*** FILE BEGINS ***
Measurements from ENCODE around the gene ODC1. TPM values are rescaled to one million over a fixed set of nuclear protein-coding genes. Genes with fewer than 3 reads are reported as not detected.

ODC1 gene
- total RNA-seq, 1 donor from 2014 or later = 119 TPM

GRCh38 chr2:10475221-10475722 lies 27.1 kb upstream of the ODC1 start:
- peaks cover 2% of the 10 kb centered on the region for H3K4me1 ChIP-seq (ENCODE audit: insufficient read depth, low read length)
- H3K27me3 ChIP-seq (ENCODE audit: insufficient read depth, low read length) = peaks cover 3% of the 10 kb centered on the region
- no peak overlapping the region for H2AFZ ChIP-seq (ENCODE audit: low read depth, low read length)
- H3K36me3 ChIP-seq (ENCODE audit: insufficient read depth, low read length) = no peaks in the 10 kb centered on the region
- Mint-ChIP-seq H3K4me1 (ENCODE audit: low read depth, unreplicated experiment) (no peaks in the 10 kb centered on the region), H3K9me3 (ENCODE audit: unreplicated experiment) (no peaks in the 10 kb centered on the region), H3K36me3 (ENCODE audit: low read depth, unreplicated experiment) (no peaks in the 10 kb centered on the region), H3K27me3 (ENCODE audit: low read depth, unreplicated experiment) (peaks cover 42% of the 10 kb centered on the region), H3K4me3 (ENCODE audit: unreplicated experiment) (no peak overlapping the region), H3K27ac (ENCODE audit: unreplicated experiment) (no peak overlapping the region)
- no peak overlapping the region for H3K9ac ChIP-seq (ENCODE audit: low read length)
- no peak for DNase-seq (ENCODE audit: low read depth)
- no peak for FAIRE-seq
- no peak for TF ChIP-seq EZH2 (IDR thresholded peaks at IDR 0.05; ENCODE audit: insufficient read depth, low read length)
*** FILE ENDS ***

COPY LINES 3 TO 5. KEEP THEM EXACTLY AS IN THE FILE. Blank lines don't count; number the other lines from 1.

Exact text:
- total RNA-seq, 1 donor from 2014 or later = 119 TPM

GRCh38 chr2:10475221-10475722 lies 27.1 kb upstream of the ODC1 start:
- peaks cover 2% of the 10 kb centered on the region for H3K4me1 ChIP-seq (ENCODE audit: insufficient read depth, low read length)